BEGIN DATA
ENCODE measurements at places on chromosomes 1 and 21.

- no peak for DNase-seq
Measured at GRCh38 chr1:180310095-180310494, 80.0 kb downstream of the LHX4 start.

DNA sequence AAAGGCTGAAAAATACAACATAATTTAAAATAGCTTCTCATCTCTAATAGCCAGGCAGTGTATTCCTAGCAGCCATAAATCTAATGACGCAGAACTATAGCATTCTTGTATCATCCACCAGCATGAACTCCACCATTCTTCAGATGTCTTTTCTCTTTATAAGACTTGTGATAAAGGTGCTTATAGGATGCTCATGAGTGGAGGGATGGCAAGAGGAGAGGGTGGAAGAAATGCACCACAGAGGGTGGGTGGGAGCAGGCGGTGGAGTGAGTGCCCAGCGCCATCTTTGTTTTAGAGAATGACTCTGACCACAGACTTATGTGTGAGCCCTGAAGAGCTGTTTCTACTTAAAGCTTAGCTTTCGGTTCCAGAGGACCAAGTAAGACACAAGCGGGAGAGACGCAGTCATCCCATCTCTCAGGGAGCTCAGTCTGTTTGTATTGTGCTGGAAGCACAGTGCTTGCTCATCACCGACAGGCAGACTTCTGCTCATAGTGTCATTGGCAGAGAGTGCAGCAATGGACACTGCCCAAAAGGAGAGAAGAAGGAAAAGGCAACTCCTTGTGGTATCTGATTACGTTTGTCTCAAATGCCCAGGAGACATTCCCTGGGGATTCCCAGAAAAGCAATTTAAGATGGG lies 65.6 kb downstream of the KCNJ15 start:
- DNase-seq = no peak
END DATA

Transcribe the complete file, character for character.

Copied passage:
ENCODE measurements at places on chromosomes 1 and 21.

- no peak for DNase-seq
Measured at GRCh38 chr1:180310095-180310494, 80.0 kb downstream of the LHX4 start.

DNA sequence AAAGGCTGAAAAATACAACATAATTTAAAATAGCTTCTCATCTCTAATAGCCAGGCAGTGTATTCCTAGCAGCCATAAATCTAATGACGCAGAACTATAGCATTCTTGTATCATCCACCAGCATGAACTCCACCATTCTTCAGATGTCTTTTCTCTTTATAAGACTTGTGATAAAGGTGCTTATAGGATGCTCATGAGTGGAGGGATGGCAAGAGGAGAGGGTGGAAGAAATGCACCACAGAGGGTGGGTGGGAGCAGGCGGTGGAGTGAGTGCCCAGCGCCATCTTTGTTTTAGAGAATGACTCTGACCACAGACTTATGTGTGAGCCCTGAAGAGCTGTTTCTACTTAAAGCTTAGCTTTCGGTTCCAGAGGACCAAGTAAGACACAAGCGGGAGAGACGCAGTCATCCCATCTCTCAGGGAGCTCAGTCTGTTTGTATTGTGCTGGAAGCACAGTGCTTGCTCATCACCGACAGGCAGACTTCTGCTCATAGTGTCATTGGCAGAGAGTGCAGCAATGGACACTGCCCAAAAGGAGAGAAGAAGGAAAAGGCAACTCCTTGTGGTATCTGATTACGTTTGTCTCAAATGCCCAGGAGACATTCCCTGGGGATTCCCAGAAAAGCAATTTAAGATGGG lies 65.6 kb downstream of the KCNJ15 start:
- DNase-seq = no peak